Vine was an American video social networking platform with a focus on looping video clips of six seconds in length, founded by Dom Hofmann, Rus Yusupov, and Colin Kroll in 2012 to help people capture casual moments in their lives and share them with their friends. Vine went on to become a massively popular platform. Yet by 2016, Twitter discontinued the mobile app while allowing users to view or download content on the Vine website. It then announced a reconfigured app allowing creators to share content to a connected Twitter account only. This marked the end of Vine.
Vine was an American video social networking platform with a focus on looping video clips of six seconds in length.
Hofmann, Yusupov, and Kroll pitched the idea for Vine to Twitter because they believed the short-form vlogging service would complement Twitter’s short-form microblogging platform. Twitter then acquired Vine for $30 million before the app was even launched.
Vine went on to become a massively popular platform, attracting 200 million users in the first two years including countless celebrities. Just four years after it was founded, Twitter discontinued the mobile app while allowing users to view or download content on the Vine website. It then announced a reconfigured app allowing creators to share content to a connected Twitter account only.
The original app was then renamed Vine Camera but faded into obscurity after suffering poor reviews and usage.
The reason for Vine’s demise is due to multiple factors. Let’s take a look at them now.
In the words of a former Vine executive, ”Instagram video was the beginning of the end.”
When Instagram launched its video feature in 2013, users could create and share short-form videos of a maximum duration of fifteen seconds.
This caused a mass migration of users from Vine to Instagram for nothing else but increased video length.
Failure to understand the market
As noted earlier, Vine was initially conceived as a microvlogging platform where users could share short videos with their friends.
After the platform was launched, it became clear that Vine was in fact an entertainment media platform. It was predominantly comprised of passive viewers who preferred to consume content in a similar vein to platforms such as YouTube.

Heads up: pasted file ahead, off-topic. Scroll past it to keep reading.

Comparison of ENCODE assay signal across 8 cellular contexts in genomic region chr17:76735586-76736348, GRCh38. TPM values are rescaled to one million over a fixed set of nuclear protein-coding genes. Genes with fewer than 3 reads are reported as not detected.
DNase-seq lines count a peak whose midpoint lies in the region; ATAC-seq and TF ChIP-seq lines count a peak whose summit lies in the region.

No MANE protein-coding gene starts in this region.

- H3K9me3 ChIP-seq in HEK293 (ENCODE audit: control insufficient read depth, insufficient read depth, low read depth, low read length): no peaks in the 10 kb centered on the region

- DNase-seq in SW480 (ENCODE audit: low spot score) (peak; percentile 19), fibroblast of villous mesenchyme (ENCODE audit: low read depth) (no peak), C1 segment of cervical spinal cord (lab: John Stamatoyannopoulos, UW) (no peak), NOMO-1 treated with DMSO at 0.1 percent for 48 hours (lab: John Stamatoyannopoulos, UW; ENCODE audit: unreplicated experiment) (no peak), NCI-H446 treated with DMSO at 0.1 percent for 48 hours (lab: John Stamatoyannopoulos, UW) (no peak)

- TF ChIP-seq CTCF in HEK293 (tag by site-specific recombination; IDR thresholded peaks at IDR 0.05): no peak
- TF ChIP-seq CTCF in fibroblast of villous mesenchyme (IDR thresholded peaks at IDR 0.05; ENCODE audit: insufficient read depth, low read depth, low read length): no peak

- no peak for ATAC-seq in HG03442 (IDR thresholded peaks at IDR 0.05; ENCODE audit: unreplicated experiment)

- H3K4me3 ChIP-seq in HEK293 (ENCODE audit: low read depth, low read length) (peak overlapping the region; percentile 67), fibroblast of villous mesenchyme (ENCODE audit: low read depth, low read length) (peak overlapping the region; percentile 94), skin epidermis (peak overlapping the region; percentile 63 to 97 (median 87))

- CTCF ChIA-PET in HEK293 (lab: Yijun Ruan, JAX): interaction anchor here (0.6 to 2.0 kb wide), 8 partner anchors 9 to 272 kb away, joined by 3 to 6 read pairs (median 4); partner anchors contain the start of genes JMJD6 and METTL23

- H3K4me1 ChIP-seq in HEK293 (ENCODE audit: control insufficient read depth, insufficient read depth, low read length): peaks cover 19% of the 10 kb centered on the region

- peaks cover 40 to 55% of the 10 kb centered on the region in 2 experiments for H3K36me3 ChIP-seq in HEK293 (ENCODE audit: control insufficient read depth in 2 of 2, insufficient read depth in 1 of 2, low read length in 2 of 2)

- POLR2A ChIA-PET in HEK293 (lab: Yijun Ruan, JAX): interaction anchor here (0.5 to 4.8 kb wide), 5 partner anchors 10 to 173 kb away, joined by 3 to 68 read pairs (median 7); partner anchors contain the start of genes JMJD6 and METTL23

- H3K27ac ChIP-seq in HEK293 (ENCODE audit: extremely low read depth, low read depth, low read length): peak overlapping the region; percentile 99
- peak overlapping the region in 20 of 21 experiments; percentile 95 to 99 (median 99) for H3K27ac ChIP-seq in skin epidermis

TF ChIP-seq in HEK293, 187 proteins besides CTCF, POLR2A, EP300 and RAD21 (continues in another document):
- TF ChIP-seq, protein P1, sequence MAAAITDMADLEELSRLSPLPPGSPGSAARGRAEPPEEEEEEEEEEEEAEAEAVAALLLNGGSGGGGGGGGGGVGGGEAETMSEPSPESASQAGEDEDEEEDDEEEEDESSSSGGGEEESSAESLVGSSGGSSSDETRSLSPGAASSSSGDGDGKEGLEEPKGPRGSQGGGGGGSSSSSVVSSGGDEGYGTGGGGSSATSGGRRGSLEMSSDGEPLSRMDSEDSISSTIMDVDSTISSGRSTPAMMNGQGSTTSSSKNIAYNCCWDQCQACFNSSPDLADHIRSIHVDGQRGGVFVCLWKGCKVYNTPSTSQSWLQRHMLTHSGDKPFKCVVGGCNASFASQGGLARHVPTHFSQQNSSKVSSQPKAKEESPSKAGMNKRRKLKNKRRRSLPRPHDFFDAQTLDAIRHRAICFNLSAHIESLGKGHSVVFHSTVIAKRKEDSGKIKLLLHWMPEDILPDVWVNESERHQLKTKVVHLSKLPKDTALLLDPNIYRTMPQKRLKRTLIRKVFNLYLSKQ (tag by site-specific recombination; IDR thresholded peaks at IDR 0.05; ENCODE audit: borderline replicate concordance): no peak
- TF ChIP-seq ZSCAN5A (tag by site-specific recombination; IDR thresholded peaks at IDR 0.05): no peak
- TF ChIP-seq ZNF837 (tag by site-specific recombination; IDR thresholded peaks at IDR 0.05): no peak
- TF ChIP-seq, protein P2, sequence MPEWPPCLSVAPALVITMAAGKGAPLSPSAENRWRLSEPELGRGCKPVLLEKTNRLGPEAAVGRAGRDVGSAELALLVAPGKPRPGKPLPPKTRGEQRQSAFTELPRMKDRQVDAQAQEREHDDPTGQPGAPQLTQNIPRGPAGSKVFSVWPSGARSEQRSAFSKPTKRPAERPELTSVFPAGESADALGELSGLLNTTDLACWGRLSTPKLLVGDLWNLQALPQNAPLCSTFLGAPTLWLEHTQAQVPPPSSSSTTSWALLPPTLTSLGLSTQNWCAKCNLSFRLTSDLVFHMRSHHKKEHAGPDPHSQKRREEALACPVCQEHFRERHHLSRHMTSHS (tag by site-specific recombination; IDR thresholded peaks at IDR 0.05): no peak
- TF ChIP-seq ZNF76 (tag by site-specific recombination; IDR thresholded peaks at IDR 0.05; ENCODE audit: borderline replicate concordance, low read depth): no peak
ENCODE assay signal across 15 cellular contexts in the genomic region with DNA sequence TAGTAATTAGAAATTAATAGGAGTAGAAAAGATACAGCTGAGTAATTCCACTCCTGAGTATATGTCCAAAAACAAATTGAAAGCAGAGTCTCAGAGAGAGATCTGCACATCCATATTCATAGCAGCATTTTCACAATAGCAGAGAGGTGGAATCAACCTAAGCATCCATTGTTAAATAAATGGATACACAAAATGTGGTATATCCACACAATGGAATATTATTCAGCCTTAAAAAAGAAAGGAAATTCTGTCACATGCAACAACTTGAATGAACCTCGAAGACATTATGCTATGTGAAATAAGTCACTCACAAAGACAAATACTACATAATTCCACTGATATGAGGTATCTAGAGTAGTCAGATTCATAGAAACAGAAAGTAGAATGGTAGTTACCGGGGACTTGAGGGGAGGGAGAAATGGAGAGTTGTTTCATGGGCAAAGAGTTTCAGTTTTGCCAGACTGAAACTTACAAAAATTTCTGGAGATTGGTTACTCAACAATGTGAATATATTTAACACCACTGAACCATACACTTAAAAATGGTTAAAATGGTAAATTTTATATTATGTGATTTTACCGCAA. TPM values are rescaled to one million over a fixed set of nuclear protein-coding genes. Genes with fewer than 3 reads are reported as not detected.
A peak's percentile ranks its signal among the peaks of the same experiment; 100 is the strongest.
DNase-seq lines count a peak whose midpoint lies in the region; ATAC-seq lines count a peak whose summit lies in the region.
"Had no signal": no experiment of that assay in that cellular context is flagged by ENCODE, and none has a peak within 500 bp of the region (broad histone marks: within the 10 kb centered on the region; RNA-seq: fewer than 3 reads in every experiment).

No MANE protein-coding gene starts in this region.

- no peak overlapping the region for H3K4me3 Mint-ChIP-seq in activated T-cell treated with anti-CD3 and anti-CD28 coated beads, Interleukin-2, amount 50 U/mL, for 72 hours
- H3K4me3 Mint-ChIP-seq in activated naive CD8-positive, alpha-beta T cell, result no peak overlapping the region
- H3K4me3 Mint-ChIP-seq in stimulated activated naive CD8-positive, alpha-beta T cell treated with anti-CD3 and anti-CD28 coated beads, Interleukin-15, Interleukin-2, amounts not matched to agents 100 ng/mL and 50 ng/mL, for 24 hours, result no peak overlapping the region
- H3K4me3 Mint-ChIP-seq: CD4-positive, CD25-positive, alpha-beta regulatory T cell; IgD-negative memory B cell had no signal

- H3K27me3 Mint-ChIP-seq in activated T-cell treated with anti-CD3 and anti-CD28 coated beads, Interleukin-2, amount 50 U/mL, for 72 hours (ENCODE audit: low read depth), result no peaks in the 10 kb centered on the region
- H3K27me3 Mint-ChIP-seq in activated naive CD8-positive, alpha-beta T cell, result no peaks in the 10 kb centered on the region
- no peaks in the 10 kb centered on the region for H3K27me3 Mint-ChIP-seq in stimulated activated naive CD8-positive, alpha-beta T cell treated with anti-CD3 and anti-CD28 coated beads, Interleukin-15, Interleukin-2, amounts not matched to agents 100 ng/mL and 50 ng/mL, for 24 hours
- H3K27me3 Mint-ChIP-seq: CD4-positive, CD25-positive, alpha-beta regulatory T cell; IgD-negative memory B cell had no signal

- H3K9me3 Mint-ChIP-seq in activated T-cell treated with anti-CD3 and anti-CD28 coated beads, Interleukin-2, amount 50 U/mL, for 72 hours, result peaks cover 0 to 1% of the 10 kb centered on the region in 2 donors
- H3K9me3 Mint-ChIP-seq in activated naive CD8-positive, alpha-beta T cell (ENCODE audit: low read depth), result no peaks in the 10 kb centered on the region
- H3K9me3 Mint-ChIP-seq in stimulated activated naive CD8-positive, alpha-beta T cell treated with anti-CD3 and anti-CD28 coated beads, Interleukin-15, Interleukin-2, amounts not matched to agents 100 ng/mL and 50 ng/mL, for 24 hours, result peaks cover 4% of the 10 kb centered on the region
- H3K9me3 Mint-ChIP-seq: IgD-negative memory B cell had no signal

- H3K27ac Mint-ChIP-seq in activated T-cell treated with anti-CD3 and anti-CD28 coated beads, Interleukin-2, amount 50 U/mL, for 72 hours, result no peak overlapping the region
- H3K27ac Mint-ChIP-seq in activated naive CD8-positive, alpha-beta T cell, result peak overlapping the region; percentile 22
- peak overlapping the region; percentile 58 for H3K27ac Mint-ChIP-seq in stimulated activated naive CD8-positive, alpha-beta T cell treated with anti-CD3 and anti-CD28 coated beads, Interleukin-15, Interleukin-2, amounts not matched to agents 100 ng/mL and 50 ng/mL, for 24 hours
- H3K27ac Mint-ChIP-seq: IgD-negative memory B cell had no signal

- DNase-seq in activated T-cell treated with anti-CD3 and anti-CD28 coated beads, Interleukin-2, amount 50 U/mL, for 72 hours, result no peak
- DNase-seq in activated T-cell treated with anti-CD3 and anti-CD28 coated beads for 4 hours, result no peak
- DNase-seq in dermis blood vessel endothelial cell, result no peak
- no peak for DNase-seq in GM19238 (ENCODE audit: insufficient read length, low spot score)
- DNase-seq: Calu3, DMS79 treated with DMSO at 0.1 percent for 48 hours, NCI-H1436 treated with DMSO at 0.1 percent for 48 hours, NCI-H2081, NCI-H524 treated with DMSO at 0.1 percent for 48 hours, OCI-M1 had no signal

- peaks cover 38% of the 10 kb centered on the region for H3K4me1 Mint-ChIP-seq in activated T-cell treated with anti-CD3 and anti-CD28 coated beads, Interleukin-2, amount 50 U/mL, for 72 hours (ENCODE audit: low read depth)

This left the job of content creation to a very small percentage of users who would compromise the integrity of the whole platform if they decided to leave.
Unfortunately, Vine gave content creators two reasons to leave the platform and take their followers with them. First, it stubbornly adhered to a maximum video length of six seconds which was too short for a so-called microvlogging service. Second, Vine did not allow creators to monetize their sometimes large audiences.
Monetization issues were not restricted to creators. Vine as a business was not making any money either.
Executives were reluctant to experiment with potential monetization methods during rapid growth periods. Funds that were flowing into the Vine ecosystem were mostly sponsorship deals for the very top content creators – there was no attempt to sponsor the platform itself.
Twitter made a belated attempt to monetize Vine by purchasing a social media talent agency, but the agency could not incentivize clients to remain on Vine in the face of better monetization on other platforms.
Parent company strategic direction
This was exemplified when Twitter launched its own video creation feature, thereby invalidating the need for Vine entirely.
- Vine was a microvlogging platform founded in 2012. It quickly rose to prominence after acquiring 200 million users in the first two years of operation.
- Four years later, the service was progressively discontinued by Twitter. Competition from Instagram was one of the primary reasons for Vine’s demise because it offered longer video length for creators.
- Vine’s popularity was also unsustainable because of the high proportion of passive viewers when compared to content creators. Many such creators migrated to other platforms and took their audiences with them because of a lack of monetization functionality.
What if it survived?
By the 2020s, the short video format empowered by
Main Free Guides: